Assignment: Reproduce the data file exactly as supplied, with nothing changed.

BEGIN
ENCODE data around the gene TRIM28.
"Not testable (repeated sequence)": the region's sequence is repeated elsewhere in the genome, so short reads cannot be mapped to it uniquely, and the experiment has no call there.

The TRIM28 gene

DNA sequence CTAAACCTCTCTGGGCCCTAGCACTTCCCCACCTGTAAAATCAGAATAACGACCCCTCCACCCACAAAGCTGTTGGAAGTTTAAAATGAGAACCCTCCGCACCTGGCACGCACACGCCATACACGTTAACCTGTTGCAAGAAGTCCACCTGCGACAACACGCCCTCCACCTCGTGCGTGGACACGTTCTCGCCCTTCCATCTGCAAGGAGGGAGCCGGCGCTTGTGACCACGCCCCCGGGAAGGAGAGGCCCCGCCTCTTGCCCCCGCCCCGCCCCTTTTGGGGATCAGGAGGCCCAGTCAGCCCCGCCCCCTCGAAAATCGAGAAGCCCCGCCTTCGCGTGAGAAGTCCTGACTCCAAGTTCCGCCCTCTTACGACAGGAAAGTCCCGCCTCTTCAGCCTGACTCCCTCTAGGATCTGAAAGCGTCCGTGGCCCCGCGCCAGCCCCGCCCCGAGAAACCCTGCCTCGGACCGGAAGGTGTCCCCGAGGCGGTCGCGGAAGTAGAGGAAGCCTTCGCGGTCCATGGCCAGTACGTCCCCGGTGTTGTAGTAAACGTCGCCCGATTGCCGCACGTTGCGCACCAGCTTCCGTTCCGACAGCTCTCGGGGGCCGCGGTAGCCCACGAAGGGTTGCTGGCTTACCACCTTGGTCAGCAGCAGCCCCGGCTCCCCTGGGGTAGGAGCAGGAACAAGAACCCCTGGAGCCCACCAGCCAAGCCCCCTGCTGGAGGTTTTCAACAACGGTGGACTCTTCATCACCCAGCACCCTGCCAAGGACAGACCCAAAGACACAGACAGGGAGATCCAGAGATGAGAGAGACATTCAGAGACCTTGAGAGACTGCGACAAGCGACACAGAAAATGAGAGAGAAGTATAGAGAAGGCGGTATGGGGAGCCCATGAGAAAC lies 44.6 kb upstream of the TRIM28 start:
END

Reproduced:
ENCODE data around the gene TRIM28.
"Not testable (repeated sequence)": the region's sequence is repeated elsewhere in the genome, so short reads cannot be mapped to it uniquely, and the experiment has no call there.

The TRIM28 gene

DNA sequence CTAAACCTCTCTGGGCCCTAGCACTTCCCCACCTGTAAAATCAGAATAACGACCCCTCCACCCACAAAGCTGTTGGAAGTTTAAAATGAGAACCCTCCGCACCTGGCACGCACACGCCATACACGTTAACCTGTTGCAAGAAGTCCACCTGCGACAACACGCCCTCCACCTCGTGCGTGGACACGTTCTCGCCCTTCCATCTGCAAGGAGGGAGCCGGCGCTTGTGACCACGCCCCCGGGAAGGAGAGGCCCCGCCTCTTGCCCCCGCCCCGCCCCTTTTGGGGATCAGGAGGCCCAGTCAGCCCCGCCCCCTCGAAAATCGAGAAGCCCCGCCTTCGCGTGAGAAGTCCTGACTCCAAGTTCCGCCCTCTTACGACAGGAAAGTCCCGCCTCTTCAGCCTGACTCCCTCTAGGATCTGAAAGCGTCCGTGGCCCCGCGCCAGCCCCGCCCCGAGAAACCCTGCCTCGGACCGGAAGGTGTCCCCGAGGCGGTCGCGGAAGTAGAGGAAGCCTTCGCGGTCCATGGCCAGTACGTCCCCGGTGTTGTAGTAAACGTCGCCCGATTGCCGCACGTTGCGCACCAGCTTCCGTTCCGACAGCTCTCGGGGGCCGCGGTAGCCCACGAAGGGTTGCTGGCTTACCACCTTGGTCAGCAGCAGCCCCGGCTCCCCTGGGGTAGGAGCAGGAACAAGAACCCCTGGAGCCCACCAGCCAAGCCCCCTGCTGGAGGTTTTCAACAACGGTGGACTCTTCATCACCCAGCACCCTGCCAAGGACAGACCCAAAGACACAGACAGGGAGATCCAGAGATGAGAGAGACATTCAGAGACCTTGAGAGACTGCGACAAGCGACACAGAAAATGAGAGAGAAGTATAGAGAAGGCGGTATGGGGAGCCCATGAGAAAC lies 44.6 kb upstream of the TRIM28 start: